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Comment Piss poor moves by both Microsoft and Mozilla (Score 1) 275

This whole thing was handled piss poor by both Microsoft and Mozilla.

First off, WHY did MS install a FF plugin which cannot be disabled/uninstalled by normal means? And why does FF ALLOW plugins to have this functionality?

But onto the core issue.. why is Mozilla disabling the plugin AFTER THE FLAW HAS ALREADY BEEN PATCHED BY MICROSOFT??!

The proper way Mozilla should have went about this if they were concerned with users who have not patched their systems (and on that note - MS calling it an IE update was a BAD IDEA as well, since it doesn't only affect IE..) would be as follows:
1) If system has been patched (check .dll versions or something which would indicate patch installed..), LEAVE IT ALONE.
2) If not, pop up a message saying there is a vulnerability, and suggest it is a VERY GOOD IDEA to either:
a) Allow FF to disable the extension, but if not..
b) STRONGLY RECOMMEND the user apply the security update.

And if this is not possible in the current version of FF, push out an update (installed only with consent/auto updates enabled..) WITH FUNCTIONALITY TO ALLOW THIS.

I think it is DOWNRIGHT SCARY - on par with the Amazon Kindle 1984 debacle - that Mozilla has the ability to disable plugins on MY COMPUTER without my knowledge or consent.

I'm done now.. I feel a bit better.

Comment You do the crime, you do the time. (Score -1, Flamebait) 576

Alan Turing did many great things.. but he did break the law of the land at the time which prohibited sodomy. I don't believe that people who are famous should be treated lightly by the law, and so his punishment was fair and reasonable under the circumstances.. no apology is necessary.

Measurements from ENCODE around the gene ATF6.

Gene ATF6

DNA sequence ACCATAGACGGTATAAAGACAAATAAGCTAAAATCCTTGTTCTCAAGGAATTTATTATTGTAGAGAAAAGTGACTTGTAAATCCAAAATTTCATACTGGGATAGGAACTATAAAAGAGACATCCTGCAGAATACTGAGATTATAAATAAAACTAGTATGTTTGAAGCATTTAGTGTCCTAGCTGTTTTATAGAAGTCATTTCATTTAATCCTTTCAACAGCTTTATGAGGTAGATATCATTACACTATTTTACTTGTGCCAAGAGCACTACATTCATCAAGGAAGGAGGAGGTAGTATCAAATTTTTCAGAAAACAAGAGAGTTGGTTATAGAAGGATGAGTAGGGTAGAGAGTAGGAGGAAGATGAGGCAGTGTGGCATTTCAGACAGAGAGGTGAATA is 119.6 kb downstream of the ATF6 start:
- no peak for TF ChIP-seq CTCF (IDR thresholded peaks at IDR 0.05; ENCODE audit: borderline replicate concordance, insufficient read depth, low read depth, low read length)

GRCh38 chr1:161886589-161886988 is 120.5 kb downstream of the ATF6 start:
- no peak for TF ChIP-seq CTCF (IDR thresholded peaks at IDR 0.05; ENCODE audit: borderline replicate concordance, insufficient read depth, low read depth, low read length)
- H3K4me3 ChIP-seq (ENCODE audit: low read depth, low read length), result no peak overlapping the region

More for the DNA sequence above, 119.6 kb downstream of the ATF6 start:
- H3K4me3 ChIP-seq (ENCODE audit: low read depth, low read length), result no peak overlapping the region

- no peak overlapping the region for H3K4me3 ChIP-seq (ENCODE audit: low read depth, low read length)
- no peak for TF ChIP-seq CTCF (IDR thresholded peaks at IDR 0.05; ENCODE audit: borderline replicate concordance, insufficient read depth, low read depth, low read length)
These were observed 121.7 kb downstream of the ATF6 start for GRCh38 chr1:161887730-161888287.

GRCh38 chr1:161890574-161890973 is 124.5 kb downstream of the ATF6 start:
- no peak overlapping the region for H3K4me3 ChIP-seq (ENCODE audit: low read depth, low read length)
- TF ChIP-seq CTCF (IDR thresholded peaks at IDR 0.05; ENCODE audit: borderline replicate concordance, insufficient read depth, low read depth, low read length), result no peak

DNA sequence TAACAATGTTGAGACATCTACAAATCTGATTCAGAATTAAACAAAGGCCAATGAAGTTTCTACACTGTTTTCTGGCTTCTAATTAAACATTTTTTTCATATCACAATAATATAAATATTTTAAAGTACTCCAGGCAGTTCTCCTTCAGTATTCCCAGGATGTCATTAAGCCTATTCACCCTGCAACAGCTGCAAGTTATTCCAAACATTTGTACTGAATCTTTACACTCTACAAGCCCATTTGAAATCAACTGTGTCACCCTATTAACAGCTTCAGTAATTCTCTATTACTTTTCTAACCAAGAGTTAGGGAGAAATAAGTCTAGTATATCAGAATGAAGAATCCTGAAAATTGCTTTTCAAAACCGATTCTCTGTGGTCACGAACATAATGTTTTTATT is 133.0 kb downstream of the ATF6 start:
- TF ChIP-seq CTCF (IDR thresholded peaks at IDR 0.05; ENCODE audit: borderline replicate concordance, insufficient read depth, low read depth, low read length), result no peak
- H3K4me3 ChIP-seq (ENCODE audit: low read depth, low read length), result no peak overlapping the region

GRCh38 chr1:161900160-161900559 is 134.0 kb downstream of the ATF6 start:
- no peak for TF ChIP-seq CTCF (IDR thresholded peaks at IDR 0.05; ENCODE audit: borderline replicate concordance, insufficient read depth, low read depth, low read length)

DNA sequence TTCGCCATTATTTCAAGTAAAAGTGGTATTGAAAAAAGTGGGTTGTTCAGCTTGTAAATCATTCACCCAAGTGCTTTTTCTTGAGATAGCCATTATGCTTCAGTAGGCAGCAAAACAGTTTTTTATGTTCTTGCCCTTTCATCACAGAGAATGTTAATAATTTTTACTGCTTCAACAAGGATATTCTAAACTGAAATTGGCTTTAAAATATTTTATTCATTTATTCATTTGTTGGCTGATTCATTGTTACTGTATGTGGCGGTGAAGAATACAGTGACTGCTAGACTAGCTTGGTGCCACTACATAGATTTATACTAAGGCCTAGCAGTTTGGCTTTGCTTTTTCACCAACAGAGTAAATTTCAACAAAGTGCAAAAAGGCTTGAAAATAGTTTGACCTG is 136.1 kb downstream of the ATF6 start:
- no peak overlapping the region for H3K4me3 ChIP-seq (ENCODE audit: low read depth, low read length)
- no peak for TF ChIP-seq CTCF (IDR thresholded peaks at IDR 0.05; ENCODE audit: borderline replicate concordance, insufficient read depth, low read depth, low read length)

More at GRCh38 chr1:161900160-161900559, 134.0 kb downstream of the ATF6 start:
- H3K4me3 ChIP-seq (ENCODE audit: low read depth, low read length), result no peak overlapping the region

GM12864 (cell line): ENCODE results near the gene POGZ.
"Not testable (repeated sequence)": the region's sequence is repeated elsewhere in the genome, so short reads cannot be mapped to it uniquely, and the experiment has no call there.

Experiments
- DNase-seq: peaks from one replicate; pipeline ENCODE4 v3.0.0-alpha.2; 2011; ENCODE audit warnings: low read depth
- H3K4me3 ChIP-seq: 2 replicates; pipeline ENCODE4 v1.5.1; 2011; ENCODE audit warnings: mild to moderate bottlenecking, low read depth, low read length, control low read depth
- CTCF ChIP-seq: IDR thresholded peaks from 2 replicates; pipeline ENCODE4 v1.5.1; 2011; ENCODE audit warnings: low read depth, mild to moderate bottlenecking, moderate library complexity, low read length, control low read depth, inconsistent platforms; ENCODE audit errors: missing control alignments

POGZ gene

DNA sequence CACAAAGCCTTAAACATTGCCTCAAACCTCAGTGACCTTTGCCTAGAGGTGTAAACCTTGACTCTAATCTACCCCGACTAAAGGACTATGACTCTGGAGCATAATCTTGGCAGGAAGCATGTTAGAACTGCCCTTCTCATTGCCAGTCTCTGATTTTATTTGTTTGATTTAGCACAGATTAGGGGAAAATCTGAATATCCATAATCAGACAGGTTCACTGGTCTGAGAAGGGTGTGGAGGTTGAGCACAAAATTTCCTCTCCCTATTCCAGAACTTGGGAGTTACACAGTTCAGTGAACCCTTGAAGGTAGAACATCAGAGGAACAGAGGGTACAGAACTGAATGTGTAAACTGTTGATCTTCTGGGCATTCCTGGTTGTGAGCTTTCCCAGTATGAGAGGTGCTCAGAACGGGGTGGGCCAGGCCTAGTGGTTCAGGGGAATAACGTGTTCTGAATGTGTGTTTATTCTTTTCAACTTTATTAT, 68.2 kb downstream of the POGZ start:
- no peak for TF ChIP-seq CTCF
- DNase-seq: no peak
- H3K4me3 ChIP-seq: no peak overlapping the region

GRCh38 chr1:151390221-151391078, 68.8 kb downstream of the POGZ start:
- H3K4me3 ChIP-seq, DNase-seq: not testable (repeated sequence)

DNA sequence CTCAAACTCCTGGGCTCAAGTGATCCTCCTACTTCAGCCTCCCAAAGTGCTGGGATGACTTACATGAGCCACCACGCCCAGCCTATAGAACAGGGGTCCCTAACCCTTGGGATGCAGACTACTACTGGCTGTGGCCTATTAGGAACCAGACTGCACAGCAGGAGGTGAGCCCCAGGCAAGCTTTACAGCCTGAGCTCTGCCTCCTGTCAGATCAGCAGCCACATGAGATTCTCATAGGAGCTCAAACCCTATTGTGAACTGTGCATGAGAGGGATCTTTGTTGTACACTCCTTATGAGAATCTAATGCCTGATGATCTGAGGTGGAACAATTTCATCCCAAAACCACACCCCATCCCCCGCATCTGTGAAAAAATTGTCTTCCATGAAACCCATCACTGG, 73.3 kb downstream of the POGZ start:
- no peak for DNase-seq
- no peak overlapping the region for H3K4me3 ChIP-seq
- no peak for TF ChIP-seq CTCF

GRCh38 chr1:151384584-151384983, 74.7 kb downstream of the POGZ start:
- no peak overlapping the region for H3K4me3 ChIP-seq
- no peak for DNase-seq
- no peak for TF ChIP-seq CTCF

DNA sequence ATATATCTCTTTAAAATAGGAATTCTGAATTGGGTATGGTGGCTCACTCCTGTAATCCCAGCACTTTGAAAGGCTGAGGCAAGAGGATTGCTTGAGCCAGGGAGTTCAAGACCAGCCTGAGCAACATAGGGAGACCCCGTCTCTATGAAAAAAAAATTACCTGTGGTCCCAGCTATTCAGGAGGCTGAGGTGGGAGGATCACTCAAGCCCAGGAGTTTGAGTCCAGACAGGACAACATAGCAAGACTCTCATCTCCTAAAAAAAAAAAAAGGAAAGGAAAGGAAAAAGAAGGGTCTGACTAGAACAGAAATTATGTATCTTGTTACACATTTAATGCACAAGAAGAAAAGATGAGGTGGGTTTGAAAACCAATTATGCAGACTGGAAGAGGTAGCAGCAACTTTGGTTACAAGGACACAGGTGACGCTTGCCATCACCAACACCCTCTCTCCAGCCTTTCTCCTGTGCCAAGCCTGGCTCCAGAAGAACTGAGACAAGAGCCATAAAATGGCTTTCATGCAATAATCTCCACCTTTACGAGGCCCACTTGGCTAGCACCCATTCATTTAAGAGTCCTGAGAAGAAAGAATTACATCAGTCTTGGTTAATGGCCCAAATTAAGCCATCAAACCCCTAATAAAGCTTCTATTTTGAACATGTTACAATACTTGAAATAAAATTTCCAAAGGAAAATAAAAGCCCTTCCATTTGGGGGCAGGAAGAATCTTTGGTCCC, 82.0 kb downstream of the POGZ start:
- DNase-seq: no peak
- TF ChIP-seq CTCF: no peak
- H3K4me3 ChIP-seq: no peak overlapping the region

Comment Re:Now... (Score 1) 142

It's not so much voting, per se.. it's that the business of actually governing the country shuts down during an election (all existing legislation dies on the order paper).. and then there's the massive cost ($300M I've heard cited) to boot.

We need to allow the elected government to have a chance to actually implement some of the things they've promised to do. I don't think anyone is particularly happy with how Harper has governed so far, but personally, I'm not convinced we have a better alternative (the coalition, headed by that buffoon Dion, certainly would NOT be better..)

Comment Re:What are the lawyers thinking? (Score 1) 793

why it was assumed that they were entitled to recover statutory damages (as opposed to actual damages) at all

To my understanding, statutory damages absolutely apply - in fact, they're more or less tailor made for these situations, given it is more or less impossible (without wiretapping, at least) to know how many times a defendant has uploaded songs (and thus, impossible to know actual damages).

But then again, I'm not a lawyer.. I use common sense :->

Comment Re:No *new* lawsuits (Score 1) 243

*Some* of the laws they have bought (retroactive copyright extension is the one that immediately pops into mind) are objectionable and illegitimate (IMO).. but wholesale copying of copyright protected (taking into account my above distaste for retroactive copyright extension) songs? Yeah, that should be illegal, and those who choose to do it should be punished appropriately ($250K / song is disproportionate for noncommercial copying.. but $750.. I think that's reasonable).

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